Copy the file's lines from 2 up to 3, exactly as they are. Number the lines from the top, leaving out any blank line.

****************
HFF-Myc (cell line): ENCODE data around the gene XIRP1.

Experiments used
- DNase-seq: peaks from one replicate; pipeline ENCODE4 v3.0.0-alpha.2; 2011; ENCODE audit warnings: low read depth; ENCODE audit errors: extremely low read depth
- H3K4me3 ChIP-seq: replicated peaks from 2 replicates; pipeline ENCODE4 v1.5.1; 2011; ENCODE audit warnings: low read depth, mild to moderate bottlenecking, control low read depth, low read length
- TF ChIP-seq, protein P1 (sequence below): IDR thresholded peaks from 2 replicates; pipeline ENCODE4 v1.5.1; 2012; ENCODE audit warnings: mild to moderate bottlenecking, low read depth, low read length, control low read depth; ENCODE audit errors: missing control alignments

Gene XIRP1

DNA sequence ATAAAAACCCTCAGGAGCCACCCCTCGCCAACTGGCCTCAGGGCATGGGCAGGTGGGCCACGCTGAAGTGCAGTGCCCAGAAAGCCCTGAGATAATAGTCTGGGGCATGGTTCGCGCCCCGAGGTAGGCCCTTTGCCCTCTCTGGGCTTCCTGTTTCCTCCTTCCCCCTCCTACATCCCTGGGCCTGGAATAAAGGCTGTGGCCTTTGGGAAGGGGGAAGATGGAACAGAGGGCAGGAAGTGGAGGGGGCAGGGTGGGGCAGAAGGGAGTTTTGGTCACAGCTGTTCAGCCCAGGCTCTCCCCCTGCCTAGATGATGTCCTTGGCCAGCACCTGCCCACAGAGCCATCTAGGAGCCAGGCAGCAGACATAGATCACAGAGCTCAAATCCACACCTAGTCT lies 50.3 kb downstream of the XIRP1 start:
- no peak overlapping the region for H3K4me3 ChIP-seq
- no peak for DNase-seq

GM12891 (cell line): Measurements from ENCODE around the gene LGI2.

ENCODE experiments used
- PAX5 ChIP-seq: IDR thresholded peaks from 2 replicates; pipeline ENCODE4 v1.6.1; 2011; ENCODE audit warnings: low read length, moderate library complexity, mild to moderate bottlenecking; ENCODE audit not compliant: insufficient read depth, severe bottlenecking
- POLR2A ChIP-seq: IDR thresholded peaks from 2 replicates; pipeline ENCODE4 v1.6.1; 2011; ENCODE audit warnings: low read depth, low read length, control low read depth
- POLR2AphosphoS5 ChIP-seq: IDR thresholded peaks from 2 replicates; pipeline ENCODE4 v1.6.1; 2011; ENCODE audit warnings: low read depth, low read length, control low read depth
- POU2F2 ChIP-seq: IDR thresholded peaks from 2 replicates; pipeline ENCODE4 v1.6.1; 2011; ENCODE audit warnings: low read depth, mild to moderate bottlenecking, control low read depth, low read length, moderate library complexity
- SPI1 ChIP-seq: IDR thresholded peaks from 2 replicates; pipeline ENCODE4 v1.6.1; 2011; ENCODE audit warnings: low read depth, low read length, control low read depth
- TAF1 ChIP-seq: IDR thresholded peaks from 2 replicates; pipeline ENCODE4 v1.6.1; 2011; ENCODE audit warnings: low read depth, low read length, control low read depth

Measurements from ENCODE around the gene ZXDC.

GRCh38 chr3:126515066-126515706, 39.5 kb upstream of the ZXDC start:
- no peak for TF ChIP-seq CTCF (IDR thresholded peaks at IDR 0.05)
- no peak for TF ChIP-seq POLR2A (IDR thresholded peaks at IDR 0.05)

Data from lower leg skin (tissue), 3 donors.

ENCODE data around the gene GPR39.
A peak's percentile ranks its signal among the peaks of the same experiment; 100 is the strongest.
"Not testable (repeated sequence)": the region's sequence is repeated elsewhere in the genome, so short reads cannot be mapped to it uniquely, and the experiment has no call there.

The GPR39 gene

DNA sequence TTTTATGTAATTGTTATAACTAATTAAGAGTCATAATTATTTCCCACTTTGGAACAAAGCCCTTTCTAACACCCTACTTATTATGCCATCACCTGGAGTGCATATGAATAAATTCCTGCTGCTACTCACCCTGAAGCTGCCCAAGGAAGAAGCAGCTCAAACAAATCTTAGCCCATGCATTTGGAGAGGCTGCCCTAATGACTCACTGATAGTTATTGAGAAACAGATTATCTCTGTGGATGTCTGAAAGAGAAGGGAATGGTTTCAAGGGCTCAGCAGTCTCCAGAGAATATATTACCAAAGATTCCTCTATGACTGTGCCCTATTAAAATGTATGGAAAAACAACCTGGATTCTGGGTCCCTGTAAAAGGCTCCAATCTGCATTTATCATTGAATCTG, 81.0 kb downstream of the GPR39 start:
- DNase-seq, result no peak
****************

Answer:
Experiments used
- DNase-seq: peaks from one replicate; pipeline ENCODE4 v3.0.0-alpha.2; 2011; ENCODE audit warnings: low read depth; ENCODE audit errors: extremely low read depth